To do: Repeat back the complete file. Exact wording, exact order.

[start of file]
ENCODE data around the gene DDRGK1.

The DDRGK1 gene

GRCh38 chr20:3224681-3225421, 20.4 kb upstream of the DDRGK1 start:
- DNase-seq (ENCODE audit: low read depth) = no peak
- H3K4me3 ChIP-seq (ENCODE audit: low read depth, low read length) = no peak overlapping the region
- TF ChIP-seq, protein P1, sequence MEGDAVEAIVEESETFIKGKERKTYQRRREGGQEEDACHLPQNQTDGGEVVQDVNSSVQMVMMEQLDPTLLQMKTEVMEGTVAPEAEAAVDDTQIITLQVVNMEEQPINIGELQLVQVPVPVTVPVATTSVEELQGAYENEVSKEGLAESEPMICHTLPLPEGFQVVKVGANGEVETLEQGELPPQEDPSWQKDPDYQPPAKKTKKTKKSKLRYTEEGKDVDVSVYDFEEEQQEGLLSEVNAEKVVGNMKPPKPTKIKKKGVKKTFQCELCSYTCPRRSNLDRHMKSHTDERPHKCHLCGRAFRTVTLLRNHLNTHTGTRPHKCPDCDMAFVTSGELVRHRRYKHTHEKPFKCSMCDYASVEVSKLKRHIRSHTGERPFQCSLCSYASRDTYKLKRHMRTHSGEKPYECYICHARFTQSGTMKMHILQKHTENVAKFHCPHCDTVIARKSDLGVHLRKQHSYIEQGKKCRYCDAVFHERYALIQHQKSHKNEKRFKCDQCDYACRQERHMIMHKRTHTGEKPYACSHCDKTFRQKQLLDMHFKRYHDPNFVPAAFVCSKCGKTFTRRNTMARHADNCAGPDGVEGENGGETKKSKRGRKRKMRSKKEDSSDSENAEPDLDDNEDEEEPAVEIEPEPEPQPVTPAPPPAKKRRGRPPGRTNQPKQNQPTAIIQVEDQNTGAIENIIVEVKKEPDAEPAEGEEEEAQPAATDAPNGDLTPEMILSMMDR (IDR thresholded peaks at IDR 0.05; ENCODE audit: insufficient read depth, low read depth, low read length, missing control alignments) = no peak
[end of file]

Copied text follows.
ENCODE data around the gene DDRGK1.

The DDRGK1 gene

GRCh38 chr20:3224681-3225421, 20.4 kb upstream of the DDRGK1 start:
- DNase-seq (ENCODE audit: low read depth) = no peak
- H3K4me3 ChIP-seq (ENCODE audit: low read depth, low read length) = no peak overlapping the region
- TF ChIP-seq, protein P1, sequence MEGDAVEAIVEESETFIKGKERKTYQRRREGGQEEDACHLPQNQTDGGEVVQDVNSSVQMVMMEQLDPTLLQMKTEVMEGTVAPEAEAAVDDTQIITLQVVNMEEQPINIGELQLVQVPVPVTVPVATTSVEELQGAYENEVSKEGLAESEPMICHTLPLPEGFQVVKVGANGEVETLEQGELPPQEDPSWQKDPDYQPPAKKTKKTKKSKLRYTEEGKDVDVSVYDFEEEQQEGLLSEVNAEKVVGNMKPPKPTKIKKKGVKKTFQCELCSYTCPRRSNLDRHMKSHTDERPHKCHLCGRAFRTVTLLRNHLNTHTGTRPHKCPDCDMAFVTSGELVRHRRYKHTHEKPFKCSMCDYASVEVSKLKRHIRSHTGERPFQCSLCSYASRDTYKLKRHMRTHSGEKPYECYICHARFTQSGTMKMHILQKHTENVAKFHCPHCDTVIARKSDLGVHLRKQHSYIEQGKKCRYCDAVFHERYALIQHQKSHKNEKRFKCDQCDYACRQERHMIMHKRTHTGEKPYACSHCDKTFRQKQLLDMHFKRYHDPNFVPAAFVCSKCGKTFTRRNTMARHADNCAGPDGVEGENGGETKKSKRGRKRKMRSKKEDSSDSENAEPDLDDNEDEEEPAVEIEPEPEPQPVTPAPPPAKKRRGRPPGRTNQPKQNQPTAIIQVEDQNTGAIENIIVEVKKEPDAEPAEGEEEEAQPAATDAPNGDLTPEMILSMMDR (IDR thresholded peaks at IDR 0.05; ENCODE audit: insufficient read depth, low read depth, low read length, missing control alignments) = no peak